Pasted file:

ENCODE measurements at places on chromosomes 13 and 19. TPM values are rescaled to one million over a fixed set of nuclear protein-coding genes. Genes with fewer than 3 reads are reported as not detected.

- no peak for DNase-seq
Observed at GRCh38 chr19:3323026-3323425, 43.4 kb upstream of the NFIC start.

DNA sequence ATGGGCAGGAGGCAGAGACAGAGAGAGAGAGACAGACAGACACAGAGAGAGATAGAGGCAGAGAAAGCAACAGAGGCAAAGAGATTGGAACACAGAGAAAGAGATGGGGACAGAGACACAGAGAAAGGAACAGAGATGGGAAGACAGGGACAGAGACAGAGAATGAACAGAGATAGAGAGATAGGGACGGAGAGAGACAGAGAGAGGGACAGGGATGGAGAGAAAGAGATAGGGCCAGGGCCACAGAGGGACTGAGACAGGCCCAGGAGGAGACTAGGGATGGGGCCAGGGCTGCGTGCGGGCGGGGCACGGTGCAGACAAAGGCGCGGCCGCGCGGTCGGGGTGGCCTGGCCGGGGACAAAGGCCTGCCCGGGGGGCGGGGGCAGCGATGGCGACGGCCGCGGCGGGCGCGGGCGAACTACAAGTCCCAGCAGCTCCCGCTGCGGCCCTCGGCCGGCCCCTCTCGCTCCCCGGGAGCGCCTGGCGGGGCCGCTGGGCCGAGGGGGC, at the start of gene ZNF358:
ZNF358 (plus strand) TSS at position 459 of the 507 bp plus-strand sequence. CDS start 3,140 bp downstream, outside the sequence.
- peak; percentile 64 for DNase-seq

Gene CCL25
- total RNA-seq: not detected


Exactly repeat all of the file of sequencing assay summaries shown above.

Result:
ENCODE measurements at places on chromosomes 13 and 19. TPM values are rescaled to one million over a fixed set of nuclear protein-coding genes. Genes with fewer than 3 reads are reported as not detected.

- no peak for DNase-seq
Observed at GRCh38 chr19:3323026-3323425, 43.4 kb upstream of the NFIC start.

DNA sequence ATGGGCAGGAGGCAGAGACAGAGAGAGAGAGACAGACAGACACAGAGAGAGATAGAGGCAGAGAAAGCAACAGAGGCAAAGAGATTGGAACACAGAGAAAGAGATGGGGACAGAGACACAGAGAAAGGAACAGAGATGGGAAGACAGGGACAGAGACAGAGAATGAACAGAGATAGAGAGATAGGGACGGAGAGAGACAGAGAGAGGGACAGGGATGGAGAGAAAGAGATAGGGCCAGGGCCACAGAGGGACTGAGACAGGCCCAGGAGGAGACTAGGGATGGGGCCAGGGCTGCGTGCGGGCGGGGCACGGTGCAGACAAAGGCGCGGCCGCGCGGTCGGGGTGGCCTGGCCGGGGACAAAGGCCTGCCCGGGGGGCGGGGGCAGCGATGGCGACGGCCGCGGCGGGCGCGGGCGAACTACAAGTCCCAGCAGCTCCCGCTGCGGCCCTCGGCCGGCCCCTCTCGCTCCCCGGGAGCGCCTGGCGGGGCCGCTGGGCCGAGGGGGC, at the start of gene ZNF358:
ZNF358 (plus strand) TSS at position 459 of the 507 bp plus-strand sequence. CDS start 3,140 bp downstream, outside the sequence.
- peak; percentile 64 for DNase-seq

Gene CCL25
- total RNA-seq: not detected